This is the ONLY time up until now that there has been an attempt at corruption, but eventually it all ended in prevention. And it is much more effective as, since then, I have always put my helmet on my bike in Malawi and I have made two new friends!
With all that I have still not gone to the barber!
Aurel: It's silly to say, but once again it is a campsite run by Westerners and they understand what tourists expect... A well equipped and maintained dream location with self-service boats, showers overlooking the lake, etc.!
Here, relaxation reaches a peak ! Days are busy with: having breakfast, swimming, eating, boating, drinking beer, reading and sleeping. It's a tough adventure! And we think of people who have to get back to work...
Loïc: If it's any comfort to you, you can imagine that we are sunburnt.
Aurel: We are thinking about you a lot...
Loïc: A surprising difference between Malawi and other sub-saharan African countries we visited is that, crafts are more diverse and better-finished than in Kenya or Tanzania for example. So I hire a painter to draw a map of Africa with our followed path on one fairing, and the map of Latin America on the other.
Aurel: We even meet Parisians and we wish them a "happy end of holidays". It's our favourite game
Loïc: I finally manage to go to the barber. What a disappointment, here as in Ethiopia they do not use razor's to avoid the risk of HIV transmission. Only clippers. I soberly ask for a cut "shorter on the sides" but I finally end up like this:'
I may not have contracted AIDS but I feel like I have leukemia when I now look at myself in the mirror!
Aurel: We ride a little towards the South to an even nicer place... to relax even more...
The first campsite is quite nice there as well!
What do you see when you open your shutters in the morning?
But it is still not enough so we change campsite one more time. We go a bit further down the beach. And once again the campsite is run by Westerners and filled with Westerners...
There are even Brazilian bikers with a lot of good tips about our next destinations further South.
I'm not ashamed to say that this kind of place is pleasant. But it has nothing to do with Africa aside from the barmen. It's like a little world where we are not a permanent attraction. Outside the campsite we usually draw all the attention with our two big bikes and at the end of the day I appreciate to be able to read without 50 people looking at me. We enjoy the good times in the campsite and we immerse ourselves in the " local culture" whenever we want.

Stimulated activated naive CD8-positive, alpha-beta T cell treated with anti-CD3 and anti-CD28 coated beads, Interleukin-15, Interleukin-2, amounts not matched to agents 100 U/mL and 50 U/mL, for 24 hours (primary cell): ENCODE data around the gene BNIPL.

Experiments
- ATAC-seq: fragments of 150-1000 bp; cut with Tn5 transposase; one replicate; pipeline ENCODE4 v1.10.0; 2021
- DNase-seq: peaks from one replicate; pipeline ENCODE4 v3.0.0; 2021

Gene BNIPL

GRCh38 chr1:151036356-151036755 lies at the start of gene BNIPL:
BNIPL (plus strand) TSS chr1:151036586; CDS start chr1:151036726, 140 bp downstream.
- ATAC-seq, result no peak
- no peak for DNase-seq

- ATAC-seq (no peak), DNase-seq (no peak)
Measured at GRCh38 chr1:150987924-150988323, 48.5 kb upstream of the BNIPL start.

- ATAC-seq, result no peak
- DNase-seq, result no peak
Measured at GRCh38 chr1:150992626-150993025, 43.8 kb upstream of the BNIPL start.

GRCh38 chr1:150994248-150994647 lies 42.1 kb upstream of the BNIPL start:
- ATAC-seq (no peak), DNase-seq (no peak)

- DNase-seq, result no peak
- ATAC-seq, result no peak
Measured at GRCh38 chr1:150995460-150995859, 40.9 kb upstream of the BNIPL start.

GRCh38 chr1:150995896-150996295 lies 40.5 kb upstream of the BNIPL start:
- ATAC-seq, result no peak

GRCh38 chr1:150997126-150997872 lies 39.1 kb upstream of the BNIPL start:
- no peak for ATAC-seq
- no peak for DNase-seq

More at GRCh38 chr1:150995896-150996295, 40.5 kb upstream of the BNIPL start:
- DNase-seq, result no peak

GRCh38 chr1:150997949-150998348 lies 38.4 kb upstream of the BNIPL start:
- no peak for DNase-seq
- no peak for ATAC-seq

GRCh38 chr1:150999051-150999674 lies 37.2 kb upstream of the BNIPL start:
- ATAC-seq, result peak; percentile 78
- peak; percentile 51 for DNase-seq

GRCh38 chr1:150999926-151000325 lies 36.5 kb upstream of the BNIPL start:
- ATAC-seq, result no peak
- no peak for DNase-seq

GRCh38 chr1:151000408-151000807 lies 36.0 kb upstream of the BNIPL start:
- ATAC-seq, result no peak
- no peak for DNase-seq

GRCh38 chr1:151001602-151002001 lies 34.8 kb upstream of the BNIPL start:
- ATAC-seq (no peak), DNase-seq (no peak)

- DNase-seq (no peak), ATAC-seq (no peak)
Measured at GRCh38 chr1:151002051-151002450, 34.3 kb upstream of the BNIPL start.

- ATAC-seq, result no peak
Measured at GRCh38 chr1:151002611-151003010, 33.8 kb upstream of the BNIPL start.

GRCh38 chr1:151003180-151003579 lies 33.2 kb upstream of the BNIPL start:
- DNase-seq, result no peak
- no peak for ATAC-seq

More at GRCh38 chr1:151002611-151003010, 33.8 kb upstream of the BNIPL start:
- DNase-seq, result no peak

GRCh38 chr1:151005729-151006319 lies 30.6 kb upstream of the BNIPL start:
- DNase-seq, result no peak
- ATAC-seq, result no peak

Here aswell, the village stretches along the entirety of the beach. Daily life is cadenced by fishermen returning to "port" to dry fish or to send them to the markets.
Loïc: I enjoy answering to kids who say "hello" and I sometimes take the time to talk to them.
A 2 year old kid introduces me to his mom... she is 18.
She speaks English well and offers to exchange mail addresses. Why not?
She runs to find a small notebook to write down my address ...
I realize that it's her son's health record...
This is James. I help him fix his bike chain and he asks me to be best friends.
If the "Petit Prince" was a girl this could be her:
I always have fun around kids who want nothing more than to be photographed and share laughter after seing the pictures...
Aurel: We love holidays!
We'll be nice as we're not going to talk about walks on the beach, local beers, kayaking trips, naps, grilled fish...
Holidays are over as we must take the road towards Zambia. A maintenance stop is ahead of us.
Loïc: Before this trip, Malawi did not bring anything to my mind . We decided to go there after hearing praise from travelers coming from the South. Overall I find this holiday destination much better that the conventional Kenya and Tanzania. Local art is much richer, communication is pleasant and easy, people do not harass us. It's restful. And it's so beautiful! Both the lake and the hinterland mountains.
Aurel: They said "You'll love Malawi". They were not wrong!